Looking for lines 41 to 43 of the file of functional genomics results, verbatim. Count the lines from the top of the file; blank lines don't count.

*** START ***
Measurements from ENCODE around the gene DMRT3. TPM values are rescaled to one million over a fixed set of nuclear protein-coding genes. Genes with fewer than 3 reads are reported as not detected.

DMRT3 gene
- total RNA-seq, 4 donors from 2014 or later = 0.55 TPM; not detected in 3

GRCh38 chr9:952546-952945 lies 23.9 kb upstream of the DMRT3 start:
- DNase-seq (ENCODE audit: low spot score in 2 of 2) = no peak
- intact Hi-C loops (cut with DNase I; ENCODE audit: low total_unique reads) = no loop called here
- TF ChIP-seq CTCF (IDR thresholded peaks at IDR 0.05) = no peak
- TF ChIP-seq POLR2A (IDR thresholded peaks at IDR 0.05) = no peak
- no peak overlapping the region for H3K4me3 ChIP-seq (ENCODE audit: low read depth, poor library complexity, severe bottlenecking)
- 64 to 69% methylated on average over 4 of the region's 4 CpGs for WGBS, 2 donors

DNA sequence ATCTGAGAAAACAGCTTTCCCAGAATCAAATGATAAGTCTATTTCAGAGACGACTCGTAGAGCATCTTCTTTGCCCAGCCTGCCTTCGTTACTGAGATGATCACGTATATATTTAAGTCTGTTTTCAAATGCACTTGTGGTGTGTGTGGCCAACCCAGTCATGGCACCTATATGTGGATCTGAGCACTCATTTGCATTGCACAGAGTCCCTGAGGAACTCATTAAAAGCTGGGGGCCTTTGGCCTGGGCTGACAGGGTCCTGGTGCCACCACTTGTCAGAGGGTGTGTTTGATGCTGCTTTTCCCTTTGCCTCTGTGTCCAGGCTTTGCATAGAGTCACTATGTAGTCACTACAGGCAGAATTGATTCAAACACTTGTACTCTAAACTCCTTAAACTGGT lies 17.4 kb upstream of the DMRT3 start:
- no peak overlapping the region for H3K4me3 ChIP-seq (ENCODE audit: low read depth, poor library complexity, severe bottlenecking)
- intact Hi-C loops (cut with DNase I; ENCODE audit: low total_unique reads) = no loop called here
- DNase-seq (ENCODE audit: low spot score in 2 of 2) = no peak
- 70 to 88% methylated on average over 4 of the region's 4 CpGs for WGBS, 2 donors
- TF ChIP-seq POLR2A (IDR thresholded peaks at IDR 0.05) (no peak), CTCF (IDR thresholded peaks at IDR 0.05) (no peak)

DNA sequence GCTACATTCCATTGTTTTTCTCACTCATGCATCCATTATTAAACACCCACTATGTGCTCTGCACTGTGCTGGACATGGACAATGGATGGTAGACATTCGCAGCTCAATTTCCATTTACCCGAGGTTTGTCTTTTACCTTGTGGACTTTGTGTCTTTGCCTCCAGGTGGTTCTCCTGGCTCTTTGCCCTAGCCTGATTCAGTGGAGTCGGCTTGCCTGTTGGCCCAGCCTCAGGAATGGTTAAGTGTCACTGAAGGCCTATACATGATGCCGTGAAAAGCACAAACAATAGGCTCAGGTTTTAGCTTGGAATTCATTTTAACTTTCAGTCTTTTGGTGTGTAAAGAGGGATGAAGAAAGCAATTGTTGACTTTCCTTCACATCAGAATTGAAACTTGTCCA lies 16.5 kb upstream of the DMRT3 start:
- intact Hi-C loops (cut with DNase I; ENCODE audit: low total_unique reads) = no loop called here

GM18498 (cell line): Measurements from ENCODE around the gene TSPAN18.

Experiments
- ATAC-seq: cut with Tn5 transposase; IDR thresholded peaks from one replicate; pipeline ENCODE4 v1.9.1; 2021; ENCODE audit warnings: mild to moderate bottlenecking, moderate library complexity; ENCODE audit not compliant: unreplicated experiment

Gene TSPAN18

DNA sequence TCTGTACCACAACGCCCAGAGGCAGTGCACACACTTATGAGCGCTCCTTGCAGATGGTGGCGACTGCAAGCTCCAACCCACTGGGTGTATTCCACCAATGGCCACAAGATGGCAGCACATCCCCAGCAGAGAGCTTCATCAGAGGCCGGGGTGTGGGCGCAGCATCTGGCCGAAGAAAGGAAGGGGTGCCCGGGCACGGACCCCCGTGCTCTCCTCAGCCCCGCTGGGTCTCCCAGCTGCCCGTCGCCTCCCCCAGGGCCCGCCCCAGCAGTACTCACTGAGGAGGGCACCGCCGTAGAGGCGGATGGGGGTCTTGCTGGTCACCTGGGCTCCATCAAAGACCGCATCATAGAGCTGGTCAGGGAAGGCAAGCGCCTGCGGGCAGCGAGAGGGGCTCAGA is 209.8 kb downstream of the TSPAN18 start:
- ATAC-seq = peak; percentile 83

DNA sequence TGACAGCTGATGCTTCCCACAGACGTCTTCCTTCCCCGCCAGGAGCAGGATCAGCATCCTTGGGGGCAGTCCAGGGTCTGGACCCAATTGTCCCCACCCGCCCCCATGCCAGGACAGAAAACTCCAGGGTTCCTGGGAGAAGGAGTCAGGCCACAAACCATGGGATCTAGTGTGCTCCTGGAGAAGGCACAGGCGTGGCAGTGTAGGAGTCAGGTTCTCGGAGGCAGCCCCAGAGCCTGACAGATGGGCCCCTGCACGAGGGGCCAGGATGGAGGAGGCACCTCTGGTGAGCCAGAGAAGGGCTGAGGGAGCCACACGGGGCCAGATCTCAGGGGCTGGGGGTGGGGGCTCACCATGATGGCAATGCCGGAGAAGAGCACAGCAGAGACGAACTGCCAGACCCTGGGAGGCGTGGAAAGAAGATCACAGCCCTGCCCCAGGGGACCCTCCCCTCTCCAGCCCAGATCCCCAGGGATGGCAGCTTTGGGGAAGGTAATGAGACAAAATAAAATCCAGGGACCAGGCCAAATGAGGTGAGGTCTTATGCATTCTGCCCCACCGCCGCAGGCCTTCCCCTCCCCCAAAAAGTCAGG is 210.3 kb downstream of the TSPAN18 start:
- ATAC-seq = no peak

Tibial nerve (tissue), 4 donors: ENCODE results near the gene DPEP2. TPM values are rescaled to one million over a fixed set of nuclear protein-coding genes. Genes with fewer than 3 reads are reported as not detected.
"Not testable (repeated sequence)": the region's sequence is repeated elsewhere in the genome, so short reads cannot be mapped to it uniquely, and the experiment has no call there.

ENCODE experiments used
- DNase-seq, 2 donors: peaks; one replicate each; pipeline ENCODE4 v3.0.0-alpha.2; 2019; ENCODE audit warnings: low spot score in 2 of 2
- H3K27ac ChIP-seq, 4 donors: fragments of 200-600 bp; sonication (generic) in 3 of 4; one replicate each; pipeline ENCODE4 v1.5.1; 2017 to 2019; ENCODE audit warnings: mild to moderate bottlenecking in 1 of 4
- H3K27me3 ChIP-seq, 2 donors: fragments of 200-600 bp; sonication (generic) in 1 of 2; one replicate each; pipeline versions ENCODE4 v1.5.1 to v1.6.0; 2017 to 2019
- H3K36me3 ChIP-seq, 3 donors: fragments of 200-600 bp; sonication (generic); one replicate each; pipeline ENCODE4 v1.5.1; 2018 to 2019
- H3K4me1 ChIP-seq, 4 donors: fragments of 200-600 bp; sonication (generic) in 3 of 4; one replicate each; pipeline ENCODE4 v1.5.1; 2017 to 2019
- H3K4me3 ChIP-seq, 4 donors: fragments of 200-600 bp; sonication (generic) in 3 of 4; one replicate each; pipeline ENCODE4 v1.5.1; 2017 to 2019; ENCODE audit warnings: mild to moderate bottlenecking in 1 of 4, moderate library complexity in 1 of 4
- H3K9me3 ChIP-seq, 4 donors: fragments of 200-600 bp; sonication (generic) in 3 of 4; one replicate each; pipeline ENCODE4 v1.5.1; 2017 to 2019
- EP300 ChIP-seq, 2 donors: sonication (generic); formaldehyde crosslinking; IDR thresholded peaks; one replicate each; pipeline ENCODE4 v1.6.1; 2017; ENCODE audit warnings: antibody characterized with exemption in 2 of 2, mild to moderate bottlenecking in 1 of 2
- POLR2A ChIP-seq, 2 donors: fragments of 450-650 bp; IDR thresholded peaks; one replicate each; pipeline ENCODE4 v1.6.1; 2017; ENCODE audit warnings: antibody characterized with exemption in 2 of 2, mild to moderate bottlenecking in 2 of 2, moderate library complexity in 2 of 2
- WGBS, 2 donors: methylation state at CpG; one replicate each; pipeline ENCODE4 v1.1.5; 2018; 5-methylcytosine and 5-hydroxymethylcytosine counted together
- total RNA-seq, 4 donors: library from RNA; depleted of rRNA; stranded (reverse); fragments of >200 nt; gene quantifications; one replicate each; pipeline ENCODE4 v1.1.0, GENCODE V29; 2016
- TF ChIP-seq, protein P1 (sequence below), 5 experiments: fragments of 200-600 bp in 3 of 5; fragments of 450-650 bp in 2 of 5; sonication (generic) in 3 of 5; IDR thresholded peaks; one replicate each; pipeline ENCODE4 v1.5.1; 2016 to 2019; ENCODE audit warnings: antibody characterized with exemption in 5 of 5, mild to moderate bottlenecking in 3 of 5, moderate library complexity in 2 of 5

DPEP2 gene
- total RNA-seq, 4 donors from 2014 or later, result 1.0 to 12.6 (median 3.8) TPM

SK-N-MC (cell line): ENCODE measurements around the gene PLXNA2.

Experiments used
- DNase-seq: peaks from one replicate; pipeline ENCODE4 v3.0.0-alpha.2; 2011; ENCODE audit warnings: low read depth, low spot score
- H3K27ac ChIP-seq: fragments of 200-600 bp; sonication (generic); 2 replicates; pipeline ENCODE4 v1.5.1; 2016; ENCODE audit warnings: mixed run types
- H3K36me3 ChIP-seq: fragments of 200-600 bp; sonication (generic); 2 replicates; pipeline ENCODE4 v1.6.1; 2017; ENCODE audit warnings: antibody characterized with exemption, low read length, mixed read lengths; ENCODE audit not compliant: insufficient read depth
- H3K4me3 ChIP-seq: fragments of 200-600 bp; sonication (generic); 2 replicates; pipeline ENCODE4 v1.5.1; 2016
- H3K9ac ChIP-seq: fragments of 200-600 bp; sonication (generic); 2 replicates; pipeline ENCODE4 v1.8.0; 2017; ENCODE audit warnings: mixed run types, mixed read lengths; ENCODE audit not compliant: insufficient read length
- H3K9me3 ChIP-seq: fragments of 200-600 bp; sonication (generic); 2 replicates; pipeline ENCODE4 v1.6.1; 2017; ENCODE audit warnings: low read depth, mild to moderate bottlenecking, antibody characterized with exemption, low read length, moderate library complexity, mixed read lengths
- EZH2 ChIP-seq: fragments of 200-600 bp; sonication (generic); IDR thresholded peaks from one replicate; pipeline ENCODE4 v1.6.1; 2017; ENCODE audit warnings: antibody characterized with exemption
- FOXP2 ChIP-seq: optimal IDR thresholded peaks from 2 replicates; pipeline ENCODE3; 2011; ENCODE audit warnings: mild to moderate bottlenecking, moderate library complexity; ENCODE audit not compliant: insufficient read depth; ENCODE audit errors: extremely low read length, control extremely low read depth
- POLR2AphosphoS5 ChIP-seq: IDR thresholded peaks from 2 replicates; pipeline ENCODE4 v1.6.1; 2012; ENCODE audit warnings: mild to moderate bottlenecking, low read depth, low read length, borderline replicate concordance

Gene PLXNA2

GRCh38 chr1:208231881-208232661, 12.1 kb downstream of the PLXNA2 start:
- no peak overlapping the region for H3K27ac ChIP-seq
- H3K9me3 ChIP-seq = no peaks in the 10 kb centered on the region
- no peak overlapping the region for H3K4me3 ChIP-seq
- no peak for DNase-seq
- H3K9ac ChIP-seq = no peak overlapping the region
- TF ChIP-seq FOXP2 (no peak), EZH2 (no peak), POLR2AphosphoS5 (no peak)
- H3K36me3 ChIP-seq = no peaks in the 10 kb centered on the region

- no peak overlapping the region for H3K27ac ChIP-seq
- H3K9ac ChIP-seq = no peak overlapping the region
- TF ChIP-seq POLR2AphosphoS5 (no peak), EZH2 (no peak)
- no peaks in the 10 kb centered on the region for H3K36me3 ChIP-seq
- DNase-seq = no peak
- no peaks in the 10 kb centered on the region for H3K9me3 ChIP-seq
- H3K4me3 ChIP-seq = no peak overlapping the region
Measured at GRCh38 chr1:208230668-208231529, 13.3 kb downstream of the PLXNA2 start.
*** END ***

- TF ChIP-seq, protein P1 (sequence below), 5 experiments: fragments of 200-600 bp in 3 of 5; fragments of 450-650 bp in 2 of 5; sonication (generic) in 3 of 5; IDR thresholded peaks; one replicate each; pipeline ENCODE4 v1.5.1; 2016 to 2019; ENCODE audit warnings: antibody characterized with exemption in 5 of 5, mild to moderate bottlenecking in 3 of 5, moderate library complexity in 2 of 5

DPEP2 gene
- total RNA-seq, 4 donors from 2014 or later, result 1.0 to 12.6 (median 3.8) TPM